The majority of human evolution has been spent in nature, gaining sustenance from the environment. Only recently in the timeline of human evolution have we shifted to spending most of our time indoors in an artificial environment. Nowadays, on average, people spend over 90% of their time indoors. This then can lead to diminished mental and physical health and well-being. As technology has advanced, we have gathered more quantifiable data showing that occupants have both a positive physiological and physiological response by introducing elements of biophilic design. This paper begins to take a closer look at visual connections to nature as well as biomorphic forms by instituting a novel approach brought on by the pandemic in collecting more quantifiable data through self-reported 360 image surveys as well as behavioral analysis software to see the effects of implementing these two different biophilic elements. In preliminary survey studies, in general, participants found scenes with multiple biophilic design elements at play more preferable than scenes with one or none. Participants also found the scenes with visual connections to nature and implemented nature more calming and restorative than those with biomorphic forms and patterns. Participants who viewed the control room with no biophilic design elements reported feeling the most anxious. Further studies are required to determine if participants' self-reported responses will match their physiological responses.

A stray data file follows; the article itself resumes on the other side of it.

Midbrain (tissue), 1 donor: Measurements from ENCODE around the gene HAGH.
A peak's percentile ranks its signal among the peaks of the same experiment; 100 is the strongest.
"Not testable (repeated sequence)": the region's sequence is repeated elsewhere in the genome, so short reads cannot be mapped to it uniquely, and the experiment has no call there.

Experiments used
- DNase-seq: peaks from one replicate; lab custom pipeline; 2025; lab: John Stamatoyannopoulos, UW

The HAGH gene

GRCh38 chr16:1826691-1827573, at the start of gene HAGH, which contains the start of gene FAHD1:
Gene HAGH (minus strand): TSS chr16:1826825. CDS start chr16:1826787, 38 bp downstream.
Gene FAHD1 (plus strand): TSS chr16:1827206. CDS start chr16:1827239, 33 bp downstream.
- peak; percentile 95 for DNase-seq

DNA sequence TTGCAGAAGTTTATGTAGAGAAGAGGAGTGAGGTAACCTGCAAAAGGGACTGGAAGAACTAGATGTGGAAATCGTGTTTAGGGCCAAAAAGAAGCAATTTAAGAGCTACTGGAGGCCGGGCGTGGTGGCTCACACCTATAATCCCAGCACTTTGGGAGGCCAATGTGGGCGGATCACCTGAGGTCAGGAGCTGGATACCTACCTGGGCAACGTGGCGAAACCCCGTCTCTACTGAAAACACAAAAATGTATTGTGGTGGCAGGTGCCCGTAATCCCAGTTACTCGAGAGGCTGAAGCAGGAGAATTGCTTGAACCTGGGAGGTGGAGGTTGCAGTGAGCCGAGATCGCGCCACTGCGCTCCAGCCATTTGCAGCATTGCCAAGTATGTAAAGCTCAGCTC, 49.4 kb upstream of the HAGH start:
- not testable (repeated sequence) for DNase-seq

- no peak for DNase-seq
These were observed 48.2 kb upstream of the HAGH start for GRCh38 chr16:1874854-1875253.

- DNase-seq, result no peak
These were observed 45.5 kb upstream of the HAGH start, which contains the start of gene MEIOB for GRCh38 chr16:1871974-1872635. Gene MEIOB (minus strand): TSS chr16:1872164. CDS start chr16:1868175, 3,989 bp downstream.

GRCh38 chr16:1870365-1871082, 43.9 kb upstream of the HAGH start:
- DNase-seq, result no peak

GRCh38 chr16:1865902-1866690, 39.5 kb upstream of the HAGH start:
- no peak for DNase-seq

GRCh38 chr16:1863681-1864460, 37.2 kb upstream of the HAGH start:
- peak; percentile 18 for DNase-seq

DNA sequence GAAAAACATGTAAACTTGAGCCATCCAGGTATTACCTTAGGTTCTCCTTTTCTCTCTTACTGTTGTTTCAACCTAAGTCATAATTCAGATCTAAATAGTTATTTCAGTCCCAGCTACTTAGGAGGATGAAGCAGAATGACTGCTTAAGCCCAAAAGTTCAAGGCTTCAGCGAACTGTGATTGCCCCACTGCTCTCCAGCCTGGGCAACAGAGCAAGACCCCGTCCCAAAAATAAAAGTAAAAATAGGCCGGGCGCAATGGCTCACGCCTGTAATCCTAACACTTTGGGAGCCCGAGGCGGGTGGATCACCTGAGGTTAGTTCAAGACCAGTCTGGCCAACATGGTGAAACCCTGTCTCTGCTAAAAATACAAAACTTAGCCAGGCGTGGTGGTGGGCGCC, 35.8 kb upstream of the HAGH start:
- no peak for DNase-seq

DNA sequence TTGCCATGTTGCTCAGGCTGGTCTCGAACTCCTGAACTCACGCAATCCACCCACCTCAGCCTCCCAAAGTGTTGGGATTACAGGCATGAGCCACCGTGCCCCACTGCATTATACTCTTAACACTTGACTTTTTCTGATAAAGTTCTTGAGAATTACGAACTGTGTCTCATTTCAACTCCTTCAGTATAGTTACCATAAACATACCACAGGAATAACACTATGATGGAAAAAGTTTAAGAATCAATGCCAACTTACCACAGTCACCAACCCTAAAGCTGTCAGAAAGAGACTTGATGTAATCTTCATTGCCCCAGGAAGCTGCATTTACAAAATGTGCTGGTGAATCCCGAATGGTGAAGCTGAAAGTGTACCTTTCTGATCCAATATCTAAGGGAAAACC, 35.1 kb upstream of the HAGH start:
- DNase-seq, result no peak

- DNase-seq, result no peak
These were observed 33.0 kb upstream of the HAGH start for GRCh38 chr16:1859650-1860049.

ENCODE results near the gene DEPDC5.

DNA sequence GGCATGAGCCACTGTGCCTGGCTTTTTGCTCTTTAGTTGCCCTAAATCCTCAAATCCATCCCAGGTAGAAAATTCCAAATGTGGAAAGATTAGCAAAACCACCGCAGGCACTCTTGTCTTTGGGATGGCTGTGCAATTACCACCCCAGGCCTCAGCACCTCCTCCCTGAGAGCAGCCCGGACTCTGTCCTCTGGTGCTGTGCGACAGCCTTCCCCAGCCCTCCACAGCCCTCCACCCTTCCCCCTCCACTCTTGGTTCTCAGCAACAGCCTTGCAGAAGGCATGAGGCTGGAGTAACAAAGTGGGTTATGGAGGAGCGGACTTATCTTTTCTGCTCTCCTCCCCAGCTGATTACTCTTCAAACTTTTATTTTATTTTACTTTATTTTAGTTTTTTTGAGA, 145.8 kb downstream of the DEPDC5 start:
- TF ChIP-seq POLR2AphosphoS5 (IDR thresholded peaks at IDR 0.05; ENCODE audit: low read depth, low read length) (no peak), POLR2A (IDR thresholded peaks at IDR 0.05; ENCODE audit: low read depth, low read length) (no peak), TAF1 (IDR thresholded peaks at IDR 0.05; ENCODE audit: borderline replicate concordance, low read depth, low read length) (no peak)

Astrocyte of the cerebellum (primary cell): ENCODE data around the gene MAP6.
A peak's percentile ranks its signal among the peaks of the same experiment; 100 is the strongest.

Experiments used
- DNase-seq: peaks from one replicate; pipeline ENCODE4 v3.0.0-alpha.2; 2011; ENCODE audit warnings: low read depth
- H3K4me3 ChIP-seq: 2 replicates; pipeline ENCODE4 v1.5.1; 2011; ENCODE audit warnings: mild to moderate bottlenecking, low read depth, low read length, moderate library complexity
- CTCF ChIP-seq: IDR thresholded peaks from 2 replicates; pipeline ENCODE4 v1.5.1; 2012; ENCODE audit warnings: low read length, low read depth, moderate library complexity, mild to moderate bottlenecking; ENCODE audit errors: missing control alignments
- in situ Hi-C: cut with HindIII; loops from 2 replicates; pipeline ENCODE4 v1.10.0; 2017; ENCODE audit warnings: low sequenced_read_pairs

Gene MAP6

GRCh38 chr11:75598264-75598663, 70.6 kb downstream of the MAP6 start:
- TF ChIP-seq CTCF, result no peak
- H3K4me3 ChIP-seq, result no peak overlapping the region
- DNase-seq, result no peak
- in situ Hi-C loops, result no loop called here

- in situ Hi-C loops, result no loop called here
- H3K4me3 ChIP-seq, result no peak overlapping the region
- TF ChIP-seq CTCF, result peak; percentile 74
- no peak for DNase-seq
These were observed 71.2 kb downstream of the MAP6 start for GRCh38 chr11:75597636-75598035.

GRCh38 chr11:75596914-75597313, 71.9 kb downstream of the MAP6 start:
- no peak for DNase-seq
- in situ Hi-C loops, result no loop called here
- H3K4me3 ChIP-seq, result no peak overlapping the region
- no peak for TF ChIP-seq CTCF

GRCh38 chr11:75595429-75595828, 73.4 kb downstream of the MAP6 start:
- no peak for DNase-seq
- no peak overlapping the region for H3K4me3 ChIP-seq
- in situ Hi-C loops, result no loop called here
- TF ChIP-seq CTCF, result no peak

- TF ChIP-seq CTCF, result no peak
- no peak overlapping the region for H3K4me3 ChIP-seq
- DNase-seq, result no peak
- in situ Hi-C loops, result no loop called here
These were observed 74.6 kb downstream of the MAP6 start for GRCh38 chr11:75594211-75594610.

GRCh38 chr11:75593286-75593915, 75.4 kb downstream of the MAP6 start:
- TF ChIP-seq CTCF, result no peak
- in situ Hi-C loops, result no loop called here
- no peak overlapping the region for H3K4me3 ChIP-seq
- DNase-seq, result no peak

Thursday May 27, 2021 3:30pm - 5:00pm PDT

5:15pm PDT

Sociology Honors Seminar Research on Gender
MacKenzie Brumbaugh Breaking Barriers: Exploring Female Athletes in the Age of Social Media
Danielle Desmet How Hookup Culture at the University of Oregon Has Changed in Response to COVID-19

Gracia Dodds Queer Identity as the Litmus Test for Better Consent

Claire Francis The Effects of Imprisonment on Previously-Incarcerated Fathers and the Family Unit

Full presenter abstracts are available in the 2021 Symposium Program Book 

Thursday May 27, 2021 5:15pm - 6:45pm PDT

5:15pm PDT

Synaptic Connections
Isabelle Cullen Active Olfactomotor Responses in Head-Fixed Mice